I have one of those adorable mothers who sends me care packets full of vintage ephemera and strange oddities she's stumbled across at thrift stores. It's not unusual for me to open up a brightly colored envelope only to discover a single vintage glove, a handful of old buttons, or a frightening old toilet paper ad (let's just say it utilized baby talk).
One of the greatest things my mother ever sent me in the mail was an ancient magazine: a very chic, very classy Mademoiselle from August 1956. Oh, and this wasn't just any copy of Mademoiselle — this was the college issue, so the pages are full of chipper co-eds with tiny waists and captions like "Susan rates second glances in her Jameshire 'Secretary' — velveteen collared; vested in check corduroy with a bonus no-iron cotton blouse." The ads alone are vintage gold; the casual name dropping of icons like Andy Warhol, William Faulkner, and Charles Mingus makes this a truly incredible piece of cultural history. (Seriously, there's a photo in here of Andy Warhol pre-wig, being casually interviewed by a college junior.)
Every couple of pages, you'll find an ad that encourages women to, say, knit socks for their man in order "to bring out that 'what a woman!' look in his eyes." But overall, this is a pretty progressive issue, full of pluck and spirit and "go-getters" with "can-do attitudes" and all those great adjectives that characterized chicks of decades past. And can we just talk about the clothes? If you're into "set" hair and nipped waists, this 1956 Mademoiselle is a dream come true.
It's also a goldmine of life advice (and "life advice," wink). I scoured the pages for very important information that may just change the way you think about the world — I'd let you borrow it, but see, it's my only copy.
1. We all need to start dressing like a 1950s co-ed.
RIGHT? The styling in this issue is unbearably adorable. It's all loafers, knee-socks, perfectly fitted sweaters, crisp blouses, and camel coats. I may not want to dress like this every day, but I'd like to be able to pull off the look. By the way, someone needs to bring back wrist-length gloves immediately.
2. You can do a lot of things in your Playtex Living Bra!
Including, but not limited to: photography, perfecting your tennis serve, playing a rousing game of golf, cycling in stripes, and dancing with a man wearing an impeccable white suit.
3. Please, let's bring back the poetry in advertising.
Back then, it was no big deal to spice up your ad with phrases like "arrow-slim lines," "flair and ingenuity," "superlative hand-stitching," and the amazing little poem pictured above: "…the look of lilies and lace, gathered high above a waltz-length drift of nylon tricot."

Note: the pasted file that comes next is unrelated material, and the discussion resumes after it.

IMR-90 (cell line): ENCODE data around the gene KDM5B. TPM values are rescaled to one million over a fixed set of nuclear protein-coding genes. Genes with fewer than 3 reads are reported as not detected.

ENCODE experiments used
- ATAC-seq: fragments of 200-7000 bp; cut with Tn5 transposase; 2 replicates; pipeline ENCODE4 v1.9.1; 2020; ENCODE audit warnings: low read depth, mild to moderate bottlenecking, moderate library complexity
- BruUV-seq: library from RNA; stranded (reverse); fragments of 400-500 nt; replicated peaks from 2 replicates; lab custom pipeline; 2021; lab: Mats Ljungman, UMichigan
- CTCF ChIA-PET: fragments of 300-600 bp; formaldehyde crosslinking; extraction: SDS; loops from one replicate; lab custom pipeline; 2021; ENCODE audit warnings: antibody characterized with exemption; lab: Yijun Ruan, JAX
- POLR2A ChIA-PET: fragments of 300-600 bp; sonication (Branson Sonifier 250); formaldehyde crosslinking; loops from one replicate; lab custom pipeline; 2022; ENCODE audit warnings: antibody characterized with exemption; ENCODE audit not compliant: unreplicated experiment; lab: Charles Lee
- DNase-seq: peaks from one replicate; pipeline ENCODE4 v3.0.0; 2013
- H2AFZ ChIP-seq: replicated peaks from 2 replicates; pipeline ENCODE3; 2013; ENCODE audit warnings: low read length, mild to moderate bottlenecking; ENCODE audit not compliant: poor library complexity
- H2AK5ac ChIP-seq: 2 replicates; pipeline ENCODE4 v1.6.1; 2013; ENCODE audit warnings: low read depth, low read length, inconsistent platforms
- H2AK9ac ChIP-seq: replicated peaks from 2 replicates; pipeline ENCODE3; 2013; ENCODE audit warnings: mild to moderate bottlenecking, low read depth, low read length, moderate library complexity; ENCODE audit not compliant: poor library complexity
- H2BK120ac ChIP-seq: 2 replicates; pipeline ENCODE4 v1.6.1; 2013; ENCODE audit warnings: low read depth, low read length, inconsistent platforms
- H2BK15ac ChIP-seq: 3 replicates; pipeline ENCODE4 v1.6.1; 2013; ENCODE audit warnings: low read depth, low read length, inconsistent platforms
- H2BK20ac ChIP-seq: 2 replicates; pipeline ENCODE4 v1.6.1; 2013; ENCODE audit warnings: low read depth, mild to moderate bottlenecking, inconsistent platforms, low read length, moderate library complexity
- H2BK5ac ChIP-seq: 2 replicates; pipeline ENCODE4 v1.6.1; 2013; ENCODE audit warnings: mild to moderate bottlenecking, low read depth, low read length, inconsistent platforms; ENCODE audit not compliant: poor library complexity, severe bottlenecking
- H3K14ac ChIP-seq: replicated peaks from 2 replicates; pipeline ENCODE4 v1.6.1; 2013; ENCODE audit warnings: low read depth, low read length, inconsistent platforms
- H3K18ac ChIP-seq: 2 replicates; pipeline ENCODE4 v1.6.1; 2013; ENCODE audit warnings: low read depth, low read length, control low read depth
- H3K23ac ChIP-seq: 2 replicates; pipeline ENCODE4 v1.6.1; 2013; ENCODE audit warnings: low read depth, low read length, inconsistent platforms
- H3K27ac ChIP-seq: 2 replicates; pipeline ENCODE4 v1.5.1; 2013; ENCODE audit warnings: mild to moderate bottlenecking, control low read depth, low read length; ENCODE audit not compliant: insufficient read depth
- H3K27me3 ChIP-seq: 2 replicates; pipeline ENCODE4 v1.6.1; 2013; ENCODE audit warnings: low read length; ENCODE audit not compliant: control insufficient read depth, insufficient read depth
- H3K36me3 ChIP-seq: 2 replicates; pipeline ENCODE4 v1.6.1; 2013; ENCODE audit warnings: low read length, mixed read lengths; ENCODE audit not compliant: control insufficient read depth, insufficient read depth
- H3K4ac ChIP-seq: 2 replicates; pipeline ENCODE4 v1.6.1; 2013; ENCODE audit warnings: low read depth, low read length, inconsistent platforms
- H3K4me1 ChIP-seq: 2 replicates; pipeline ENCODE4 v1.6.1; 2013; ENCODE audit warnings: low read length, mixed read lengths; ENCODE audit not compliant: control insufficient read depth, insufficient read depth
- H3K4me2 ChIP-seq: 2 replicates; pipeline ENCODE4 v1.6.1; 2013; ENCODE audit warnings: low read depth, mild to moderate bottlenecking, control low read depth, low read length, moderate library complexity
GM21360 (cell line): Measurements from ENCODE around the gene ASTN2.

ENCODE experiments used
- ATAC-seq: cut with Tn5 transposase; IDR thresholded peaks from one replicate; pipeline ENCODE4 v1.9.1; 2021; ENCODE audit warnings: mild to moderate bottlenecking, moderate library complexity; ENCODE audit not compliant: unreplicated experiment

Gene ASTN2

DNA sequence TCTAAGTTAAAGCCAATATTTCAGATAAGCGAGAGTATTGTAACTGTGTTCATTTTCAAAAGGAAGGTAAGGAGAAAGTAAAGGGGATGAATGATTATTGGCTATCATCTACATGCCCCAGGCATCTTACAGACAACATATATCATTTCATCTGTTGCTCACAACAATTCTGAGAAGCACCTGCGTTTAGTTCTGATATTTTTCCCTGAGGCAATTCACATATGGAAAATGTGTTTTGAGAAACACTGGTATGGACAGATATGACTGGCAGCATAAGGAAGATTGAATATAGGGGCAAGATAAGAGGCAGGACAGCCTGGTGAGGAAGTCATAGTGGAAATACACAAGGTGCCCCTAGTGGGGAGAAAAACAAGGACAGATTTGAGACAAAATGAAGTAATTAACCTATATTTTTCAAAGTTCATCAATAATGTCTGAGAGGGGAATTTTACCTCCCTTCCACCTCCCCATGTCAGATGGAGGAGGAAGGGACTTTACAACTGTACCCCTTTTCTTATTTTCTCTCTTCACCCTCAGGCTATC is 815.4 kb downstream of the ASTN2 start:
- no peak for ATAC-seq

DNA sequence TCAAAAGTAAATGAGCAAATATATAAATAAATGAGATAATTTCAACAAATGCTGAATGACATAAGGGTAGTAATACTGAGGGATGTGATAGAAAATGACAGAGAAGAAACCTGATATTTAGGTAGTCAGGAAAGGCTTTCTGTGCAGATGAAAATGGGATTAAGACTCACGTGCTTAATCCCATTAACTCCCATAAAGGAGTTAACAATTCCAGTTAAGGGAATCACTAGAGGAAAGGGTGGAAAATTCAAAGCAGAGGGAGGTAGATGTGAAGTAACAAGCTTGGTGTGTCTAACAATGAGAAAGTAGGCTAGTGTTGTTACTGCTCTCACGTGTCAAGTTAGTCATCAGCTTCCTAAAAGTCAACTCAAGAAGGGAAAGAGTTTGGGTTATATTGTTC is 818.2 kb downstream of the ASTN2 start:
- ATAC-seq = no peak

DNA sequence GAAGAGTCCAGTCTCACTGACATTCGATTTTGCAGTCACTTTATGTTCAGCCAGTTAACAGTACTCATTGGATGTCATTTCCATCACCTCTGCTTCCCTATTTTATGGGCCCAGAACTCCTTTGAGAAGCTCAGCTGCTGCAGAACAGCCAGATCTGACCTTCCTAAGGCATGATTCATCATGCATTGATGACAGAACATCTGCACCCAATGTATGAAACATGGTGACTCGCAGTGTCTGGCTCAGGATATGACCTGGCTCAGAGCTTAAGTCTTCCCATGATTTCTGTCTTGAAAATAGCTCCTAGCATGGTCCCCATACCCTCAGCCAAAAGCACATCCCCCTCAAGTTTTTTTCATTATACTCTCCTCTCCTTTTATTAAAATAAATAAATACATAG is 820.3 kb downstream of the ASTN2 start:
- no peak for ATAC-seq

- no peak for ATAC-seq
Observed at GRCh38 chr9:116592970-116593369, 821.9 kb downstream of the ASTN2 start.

4. "Cuddle Coats" were the original cocoon coats.
And apparently they made you very, very happy.
5. Clothing is designed to take you places.
Plenty of these clothing ads were surprisingly career-centric for the '50s. One Jantzen ad went with the slogan, "For young women going places!" and featured a Northwestern University music major, class of '57. That's not just a red cardigan, it's the embodiment of hustle.
6. Yardley Lavender had the most terrifying perfume ad of all time.
Oh sure, Yardley is all vintage Brit countryside cuteness today, but back in the 50s, this scent would apparently leave you fresh, feminine, and dead-eyed.
7. Typewriters bring all the boys to the yard.
They also conveniently disguise one's ill-chosen riding pants.
8. Wearing a Maidenform bra is probably a bad idea.
The copy of this horrifying ad reads, "I dreamed I was being followed in my Maidenform bra. And why not…when I've got a figure to purr about."
9. Pajamas = social status.
The multitude of pajama ads in Mademoiselle all had a sort of dog-eat-dog quality about them — apparently ladies back then were consumed by a hysterical need to have the most fashion-forward set of pajamas in their friend group, EVEN IF IT MEANT WEARING REINDEER.
10. Cool girls wear…monocles.
The better to obsessively iron your shirtwaist with, my dear!
11. No friends? No worries! You've got Abercrombie & Fitch!
Why should you open up a mail-order account at Abercrombie & Fitch? Because "on days when nobody else writes you may receive a cheery catalogue of sportswear!" Plus, you can use the pages as spare tissues while you sit in bed alone and weep.
12. None of us are paying enough attention to the way our clothes fit.
The 1950s may have taken the whole nipped-waist-and-pearls thing a little to far, but man, these ladies knew how to find a skirt that fit them. The magazine is dripping with references to fabric quality, tailoring, and wearing the proper undergarments. Be honest: when's the last time you thought seriously about tailoring? I bet it wasn't at Forever 21.
13. Newly married women wore the worst clothes.
Bermuda shorts were the uniform of many "young-marrieds," according to one terrifying article, and as you can see above — unless your eyes just fell out — this ad shows a young newlywed couple in matching snowflake sweaters. Once you catch a man, you have to keep him…too humiliated to ever leave the house!
14. Daddy will fund your husband-hunting.
"Girls leave home to knock men dead in other parts—and to learn," begins this confusing ad, in which a young woman sweet-talks a "fiver" from Dad in order to buy more clothes in order to knock more men dead? This is what happens when you educate women: TOTAL CHAOS.
15. The 1950s invented the best abbrev ever.
Stop laughing, ladies! Here it is: "EXTRACURRIC." Did you ever?